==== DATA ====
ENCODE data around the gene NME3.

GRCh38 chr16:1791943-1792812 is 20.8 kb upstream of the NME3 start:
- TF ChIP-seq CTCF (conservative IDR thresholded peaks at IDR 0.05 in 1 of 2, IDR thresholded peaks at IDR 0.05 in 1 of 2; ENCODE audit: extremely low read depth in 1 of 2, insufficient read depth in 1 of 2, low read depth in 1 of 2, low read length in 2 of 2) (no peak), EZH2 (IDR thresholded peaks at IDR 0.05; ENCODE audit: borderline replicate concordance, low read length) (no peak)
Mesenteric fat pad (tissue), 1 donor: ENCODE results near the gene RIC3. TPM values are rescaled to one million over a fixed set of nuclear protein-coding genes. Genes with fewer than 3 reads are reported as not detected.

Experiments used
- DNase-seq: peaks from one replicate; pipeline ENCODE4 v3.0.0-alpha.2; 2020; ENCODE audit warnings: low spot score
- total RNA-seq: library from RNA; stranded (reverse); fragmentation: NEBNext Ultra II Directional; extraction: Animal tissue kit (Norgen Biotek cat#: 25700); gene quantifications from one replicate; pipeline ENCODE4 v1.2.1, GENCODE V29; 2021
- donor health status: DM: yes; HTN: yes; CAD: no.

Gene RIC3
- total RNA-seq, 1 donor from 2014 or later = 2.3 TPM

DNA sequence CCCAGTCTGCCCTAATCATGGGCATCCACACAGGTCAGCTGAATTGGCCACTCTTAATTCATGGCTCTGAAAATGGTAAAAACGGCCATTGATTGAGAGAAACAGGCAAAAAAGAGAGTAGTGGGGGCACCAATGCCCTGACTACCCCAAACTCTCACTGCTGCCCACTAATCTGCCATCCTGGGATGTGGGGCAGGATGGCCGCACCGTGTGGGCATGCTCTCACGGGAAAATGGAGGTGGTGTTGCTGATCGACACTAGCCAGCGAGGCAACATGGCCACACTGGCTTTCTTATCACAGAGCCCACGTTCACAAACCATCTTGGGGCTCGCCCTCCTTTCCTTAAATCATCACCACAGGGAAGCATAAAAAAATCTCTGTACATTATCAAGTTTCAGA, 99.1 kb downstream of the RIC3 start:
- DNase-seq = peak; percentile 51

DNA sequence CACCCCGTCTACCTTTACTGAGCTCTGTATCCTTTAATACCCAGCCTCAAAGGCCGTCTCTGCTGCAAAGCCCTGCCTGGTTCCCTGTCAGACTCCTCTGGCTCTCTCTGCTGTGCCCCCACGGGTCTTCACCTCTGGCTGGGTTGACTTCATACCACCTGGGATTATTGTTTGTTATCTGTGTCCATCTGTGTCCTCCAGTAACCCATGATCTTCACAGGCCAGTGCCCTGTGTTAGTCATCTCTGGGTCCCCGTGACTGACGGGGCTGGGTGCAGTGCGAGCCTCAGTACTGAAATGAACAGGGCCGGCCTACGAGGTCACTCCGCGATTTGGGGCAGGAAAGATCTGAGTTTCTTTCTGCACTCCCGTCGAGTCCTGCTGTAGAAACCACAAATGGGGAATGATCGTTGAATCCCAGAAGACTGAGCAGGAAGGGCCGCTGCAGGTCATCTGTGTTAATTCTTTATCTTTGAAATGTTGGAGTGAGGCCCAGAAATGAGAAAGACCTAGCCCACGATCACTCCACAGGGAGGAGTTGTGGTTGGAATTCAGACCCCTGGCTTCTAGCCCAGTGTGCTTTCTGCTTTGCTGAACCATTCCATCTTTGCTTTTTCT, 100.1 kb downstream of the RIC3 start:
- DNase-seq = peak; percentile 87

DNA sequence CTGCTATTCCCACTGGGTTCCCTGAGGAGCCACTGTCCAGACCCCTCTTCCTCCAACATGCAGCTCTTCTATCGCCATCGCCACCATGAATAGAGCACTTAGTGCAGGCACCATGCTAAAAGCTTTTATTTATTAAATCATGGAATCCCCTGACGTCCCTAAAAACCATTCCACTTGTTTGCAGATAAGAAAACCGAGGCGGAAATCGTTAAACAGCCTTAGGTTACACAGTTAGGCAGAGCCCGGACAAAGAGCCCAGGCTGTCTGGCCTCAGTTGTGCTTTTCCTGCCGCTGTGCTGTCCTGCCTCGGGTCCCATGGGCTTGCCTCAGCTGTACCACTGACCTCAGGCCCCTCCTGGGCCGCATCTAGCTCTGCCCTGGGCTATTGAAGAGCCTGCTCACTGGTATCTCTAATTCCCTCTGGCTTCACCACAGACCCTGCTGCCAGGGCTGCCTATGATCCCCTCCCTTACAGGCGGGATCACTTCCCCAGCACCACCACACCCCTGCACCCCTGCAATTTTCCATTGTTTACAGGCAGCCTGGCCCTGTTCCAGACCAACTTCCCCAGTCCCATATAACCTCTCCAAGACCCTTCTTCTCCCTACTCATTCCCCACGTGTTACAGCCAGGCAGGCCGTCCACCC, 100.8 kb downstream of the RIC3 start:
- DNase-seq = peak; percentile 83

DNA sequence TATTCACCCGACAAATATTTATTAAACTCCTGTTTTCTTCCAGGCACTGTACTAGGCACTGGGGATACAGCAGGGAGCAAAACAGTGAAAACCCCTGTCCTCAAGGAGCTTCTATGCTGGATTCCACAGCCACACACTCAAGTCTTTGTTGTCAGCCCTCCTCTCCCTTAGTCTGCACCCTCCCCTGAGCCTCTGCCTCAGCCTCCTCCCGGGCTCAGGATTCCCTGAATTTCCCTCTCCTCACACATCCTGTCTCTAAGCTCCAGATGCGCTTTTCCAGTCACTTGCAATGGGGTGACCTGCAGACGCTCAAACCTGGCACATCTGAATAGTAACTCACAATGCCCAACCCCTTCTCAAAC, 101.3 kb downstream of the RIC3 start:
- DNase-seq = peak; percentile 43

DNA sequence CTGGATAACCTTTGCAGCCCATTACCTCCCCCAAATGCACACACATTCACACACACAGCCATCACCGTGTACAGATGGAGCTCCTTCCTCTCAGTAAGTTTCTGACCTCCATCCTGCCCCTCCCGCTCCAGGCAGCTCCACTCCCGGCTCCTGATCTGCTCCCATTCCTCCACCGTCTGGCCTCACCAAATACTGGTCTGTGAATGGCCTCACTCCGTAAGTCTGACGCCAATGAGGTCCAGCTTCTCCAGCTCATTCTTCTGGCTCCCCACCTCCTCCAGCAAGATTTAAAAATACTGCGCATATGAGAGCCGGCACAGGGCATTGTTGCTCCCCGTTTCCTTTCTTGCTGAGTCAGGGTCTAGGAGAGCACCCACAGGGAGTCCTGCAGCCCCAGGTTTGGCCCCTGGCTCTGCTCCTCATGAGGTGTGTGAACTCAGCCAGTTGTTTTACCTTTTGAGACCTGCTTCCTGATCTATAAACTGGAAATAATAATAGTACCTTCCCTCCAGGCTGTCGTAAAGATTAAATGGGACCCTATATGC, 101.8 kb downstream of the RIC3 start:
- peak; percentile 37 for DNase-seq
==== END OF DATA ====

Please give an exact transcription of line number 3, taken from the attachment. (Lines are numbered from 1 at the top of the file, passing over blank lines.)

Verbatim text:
- TF ChIP-seq CTCF (conservative IDR thresholded peaks at IDR 0.05 in 1 of 2, IDR thresholded peaks at IDR 0.05 in 1 of 2; ENCODE audit: extremely low read depth in 1 of 2, insufficient read depth in 1 of 2, low read depth in 1 of 2, low read length in 2 of 2) (no peak), EZH2 (IDR thresholded peaks at IDR 0.05; ENCODE audit: borderline replicate concordance, low read length) (no peak)